Sami: Yep, confirmed so far:
Feb 12 2016 – Manchester, UK – Ruby Lounge
Feb 13 2016 – Newcastle, UK – The Cluny
Feb 19 2016 – Cardiff, UK – Fuel
Feb 20 2016 – London, UK – Electrowerkz
Feb 26 2016 – Bochum, DE – Matrix
Mar 18 2016 – Erfurt, DE – TBA
Mar 26 2016 – Gießen, DE – MuK
Apr 09 2016 – Hamburg, DE – Markthalle
Jul 24 2016 – Köln, DE, Amphi Festival
More to come. Maybe even North America in the fall, we’ll see.
Shibari: What is in the future for Faderhead?
Sami: We’ll see. It all depends. I notice myself getting older and more relaxed, so there will probably be a shift away from the clubbier tunes. But it’s difficult to say. First we’ll celebrate 10 years of Faderhead in 2016 and then see where that goes.
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All in all, I want to say thank you to Sami for taking time out of his busy schedule for this interview. My two cents on the track: it is one of the best Faderhead tracks I have heard in a while. While it tackles a serious topic, it still has a danceable and gritty beat.
I also look at it this way to the “naysayers” out there: Artists deal with daily events, whether good or bad, through their ART. Singer/songwriters do the same. It seems that we live in a society where everyone has something to say, but they are also offended by anything and everything.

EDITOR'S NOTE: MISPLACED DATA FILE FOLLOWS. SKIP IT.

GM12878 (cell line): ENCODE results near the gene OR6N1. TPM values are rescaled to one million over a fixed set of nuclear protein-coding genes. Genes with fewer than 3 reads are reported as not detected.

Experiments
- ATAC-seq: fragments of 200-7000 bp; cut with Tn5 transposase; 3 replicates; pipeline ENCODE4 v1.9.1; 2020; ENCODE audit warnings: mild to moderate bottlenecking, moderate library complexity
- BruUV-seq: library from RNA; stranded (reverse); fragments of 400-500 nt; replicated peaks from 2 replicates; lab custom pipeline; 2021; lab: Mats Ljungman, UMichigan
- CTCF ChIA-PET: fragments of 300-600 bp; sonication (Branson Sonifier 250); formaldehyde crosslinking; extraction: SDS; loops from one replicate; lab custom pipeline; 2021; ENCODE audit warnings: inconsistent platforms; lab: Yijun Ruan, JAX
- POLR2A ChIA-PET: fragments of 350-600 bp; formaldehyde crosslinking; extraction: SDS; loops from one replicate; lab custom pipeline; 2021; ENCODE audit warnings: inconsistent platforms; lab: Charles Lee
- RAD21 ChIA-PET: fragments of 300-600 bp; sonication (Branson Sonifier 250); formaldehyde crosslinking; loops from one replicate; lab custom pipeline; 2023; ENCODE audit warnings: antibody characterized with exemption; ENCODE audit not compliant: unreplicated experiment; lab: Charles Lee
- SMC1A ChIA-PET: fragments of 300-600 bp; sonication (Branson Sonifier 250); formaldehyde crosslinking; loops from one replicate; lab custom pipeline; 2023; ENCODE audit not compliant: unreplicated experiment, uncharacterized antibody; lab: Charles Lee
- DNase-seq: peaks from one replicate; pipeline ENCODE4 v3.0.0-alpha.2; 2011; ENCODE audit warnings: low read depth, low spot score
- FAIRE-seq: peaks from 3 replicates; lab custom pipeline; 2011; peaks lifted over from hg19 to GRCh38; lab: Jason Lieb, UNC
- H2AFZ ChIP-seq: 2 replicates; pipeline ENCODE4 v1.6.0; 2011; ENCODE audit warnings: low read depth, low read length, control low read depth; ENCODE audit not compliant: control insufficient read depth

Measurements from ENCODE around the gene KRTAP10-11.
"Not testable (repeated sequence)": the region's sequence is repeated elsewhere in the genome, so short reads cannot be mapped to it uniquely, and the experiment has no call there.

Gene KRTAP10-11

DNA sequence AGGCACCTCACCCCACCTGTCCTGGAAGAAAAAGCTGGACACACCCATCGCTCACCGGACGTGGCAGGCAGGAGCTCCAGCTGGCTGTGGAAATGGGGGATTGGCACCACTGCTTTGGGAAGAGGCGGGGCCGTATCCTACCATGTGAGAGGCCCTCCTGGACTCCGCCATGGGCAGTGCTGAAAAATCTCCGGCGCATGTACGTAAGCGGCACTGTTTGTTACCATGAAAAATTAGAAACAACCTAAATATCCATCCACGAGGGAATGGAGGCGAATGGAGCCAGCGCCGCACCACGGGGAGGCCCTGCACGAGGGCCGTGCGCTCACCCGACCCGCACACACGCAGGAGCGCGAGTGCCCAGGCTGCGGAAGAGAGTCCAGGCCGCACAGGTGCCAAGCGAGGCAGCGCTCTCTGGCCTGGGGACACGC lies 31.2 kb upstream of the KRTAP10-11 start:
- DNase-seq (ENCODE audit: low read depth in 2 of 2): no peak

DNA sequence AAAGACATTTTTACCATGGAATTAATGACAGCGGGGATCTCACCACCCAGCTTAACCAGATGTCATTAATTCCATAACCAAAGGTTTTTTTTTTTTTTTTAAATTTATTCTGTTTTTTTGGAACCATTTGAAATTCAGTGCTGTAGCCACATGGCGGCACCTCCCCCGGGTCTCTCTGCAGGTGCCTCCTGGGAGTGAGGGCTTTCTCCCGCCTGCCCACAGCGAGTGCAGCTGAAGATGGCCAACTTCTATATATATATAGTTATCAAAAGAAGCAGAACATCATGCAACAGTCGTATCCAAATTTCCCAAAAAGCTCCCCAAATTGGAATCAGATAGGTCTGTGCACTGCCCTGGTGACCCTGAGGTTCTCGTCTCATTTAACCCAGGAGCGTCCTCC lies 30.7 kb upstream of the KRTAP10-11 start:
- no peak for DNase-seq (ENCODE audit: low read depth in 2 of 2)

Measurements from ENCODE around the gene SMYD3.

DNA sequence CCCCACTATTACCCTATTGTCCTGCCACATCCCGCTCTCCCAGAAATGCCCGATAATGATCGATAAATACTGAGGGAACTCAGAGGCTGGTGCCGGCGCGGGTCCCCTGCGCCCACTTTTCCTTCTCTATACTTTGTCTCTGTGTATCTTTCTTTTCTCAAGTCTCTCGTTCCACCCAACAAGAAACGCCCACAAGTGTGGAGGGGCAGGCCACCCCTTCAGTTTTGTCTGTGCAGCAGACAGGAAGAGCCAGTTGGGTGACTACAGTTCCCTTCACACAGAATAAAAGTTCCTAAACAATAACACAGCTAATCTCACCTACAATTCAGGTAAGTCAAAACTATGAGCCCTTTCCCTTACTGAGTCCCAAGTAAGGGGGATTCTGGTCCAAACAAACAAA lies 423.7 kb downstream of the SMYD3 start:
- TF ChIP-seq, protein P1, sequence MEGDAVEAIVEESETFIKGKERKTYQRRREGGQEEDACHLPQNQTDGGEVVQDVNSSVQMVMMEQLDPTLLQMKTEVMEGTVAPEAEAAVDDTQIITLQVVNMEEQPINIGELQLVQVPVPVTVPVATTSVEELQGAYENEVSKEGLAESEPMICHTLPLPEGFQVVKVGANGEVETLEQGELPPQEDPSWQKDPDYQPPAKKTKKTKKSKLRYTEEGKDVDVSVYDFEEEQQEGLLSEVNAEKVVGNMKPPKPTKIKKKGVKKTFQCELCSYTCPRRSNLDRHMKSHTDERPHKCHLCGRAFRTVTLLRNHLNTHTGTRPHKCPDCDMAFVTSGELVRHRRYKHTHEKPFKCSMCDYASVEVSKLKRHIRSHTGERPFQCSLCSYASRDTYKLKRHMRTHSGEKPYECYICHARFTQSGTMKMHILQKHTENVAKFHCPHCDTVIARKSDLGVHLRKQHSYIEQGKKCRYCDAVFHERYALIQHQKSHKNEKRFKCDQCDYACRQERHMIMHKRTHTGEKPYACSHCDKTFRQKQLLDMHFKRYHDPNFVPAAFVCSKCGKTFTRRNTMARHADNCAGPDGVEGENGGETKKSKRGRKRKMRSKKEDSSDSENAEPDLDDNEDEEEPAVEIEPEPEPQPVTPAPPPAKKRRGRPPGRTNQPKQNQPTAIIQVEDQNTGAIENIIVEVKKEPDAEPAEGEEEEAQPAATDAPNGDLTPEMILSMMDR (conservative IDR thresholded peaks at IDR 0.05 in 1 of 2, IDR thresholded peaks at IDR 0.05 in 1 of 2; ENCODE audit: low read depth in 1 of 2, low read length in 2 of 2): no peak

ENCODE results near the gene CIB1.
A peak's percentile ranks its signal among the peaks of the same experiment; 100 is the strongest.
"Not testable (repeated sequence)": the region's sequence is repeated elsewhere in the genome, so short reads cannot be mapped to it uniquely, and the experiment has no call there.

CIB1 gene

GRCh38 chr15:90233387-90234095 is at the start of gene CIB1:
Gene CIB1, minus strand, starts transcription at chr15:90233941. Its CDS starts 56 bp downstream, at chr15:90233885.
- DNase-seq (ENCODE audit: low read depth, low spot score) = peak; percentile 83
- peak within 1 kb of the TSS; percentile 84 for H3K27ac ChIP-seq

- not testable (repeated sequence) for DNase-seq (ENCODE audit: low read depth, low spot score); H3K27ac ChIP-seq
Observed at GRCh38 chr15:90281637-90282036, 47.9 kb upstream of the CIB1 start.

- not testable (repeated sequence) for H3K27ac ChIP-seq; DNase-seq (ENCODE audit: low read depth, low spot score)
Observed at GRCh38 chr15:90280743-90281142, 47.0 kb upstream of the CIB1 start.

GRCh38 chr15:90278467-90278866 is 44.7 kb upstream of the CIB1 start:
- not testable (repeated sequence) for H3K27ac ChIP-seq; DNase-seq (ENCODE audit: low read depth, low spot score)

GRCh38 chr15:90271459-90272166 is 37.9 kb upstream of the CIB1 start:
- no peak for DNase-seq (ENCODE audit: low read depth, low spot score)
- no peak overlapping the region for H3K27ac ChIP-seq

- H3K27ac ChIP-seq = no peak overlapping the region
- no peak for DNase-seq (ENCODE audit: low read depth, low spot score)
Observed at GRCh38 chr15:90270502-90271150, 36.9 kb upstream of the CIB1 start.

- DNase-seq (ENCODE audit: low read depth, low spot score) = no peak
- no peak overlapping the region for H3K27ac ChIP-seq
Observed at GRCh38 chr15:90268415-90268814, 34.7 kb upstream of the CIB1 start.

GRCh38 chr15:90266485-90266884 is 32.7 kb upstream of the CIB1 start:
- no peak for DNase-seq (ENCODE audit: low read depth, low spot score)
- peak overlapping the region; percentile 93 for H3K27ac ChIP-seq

With such a hard topic as terror attacks, it is easy to understand why people would be sensitive about the subject, but on the other hand, it is understandable that artists would want to mesh out their feelings through the medium they work in. I don’t feel that Sami is trying to make “money” off the devastating events that affected so many. What I do feel, is that the event impacted him in such a way he couldn’t help but express himself in the way he knows best.
The 1960s and ’70s were filled with singers and songwriters fleshing out their anti-war statements against Vietnam, against the system, against the government. How is our generation any different? While it doesn’t come in the sound of a folksy song of peace and love, “No Gods, No Flags, No Bullshit,” is poignant and angry and relevant for the world we have around us now.
This…is the world we live in.